# 4.5.2 Conservation of Momentum

### The Principle of Conservation of Momentum

• The principle of conservation of linear momentum states:

The total momentum before a collision = the total momentum after a collision provided no external force acts

• Linear momentum is the momentum of an object that only moves in one dimension
• Momentum is a vector quantity
• This means oppositely-directed vectors can cancel each other out resulting in a net momentum of zero
• If after a collision an object starts to move in the opposite direction to which it was initially travelling, its velocity will now be negative
• Momentum, just like energy, is always conserved The conservation of momentum for two objects A and B colliding then moving apart

#### External and Internal Forces

• External forces are forces that act on a structure from outside e.g. friction and weight
• Internal forces are forces exchanged by the particles in the system e.g. tension in a string
• Forces which are internal or external will depend on the system itself, as shown in the diagram below:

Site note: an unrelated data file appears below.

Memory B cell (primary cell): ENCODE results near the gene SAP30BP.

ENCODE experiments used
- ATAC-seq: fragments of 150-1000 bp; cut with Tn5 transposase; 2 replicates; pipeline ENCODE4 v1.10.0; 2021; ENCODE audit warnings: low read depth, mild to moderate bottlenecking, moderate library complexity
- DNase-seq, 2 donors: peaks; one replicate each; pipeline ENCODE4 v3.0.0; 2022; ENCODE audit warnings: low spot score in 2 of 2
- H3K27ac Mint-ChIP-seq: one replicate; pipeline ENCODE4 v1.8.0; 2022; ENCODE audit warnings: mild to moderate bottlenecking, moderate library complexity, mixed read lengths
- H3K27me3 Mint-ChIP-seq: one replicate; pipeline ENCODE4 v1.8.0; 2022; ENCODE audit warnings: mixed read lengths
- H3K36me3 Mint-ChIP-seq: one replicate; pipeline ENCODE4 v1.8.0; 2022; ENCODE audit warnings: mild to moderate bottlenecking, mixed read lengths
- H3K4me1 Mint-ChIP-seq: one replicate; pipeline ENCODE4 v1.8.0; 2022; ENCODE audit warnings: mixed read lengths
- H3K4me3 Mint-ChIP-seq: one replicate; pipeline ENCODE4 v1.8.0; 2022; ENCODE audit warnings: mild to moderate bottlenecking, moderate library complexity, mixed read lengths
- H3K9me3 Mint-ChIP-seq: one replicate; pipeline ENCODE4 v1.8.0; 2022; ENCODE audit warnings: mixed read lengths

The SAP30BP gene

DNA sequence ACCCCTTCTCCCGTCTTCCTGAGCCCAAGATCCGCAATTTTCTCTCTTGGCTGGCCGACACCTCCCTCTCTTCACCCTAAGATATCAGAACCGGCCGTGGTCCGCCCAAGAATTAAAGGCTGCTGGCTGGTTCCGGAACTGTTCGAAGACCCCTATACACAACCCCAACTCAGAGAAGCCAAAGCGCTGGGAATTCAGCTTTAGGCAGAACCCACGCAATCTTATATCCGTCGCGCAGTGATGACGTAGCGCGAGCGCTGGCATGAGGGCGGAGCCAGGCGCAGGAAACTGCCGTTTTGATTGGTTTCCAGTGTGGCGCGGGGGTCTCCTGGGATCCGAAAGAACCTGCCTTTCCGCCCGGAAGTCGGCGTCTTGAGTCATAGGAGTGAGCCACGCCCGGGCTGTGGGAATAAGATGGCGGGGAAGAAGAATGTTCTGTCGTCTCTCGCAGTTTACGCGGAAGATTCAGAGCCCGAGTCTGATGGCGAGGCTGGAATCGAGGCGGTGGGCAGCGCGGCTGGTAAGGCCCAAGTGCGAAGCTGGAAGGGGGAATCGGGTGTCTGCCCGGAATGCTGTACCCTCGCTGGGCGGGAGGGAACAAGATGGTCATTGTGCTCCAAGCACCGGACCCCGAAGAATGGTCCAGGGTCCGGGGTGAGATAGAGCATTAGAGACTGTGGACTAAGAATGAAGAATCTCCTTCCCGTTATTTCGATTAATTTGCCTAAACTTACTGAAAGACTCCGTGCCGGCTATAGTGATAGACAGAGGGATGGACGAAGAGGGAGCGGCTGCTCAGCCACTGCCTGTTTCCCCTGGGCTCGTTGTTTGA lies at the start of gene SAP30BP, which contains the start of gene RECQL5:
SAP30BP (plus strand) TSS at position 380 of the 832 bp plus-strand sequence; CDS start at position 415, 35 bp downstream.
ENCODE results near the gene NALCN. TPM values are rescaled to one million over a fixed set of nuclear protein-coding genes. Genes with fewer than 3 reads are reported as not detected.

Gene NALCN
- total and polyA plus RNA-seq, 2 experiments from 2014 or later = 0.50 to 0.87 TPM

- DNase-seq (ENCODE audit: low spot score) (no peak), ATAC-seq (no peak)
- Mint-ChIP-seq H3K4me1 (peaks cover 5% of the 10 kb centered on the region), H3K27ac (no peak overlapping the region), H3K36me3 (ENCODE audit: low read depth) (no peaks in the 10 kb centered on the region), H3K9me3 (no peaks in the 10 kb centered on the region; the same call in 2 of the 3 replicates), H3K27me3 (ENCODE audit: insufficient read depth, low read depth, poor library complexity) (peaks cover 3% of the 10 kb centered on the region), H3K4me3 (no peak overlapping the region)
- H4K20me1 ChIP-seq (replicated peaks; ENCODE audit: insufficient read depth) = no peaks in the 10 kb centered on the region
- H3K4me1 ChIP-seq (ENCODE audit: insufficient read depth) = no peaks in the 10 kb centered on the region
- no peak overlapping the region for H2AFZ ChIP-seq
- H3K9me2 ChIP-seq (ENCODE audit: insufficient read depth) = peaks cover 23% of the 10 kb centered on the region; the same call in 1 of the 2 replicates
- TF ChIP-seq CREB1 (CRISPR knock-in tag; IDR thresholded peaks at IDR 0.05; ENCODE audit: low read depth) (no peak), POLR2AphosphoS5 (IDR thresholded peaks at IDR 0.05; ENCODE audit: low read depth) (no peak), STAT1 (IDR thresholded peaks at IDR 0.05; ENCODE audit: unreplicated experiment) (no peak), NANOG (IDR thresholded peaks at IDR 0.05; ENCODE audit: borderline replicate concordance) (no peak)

• Systems with no external forces may be described as ‘closed’ or ‘isolated
• These are keywords that refer to a system that is not affected by external forces
• For example, a swimmer diving from a boat:
• The diver will move forwards, and, to conserve momentum, the boat will move backwards
• This is because the momentum beforehand was zero and no external forces were present to affect the motion of the diver or the boat

#### Worked Example

Trolley A of mass 0.80 kg collides head-on with stationary trolley B whilst travelling at
3.0 m s–1. Trolley B has twice the mass of trolley A. On impact, the trolleys stick together.

Using the conversation of momentum, calculate the common velocity of both trolleys after the collision.  ### Author: Ashika

Ashika graduated with a first-class Physics degree from Manchester University and, having worked as a software engineer, focused on Physics education, creating engaging content to help students across all levels. Now an experienced GCSE and A Level Physics and Maths tutor, Ashika helps to grow and improve our Physics resources.
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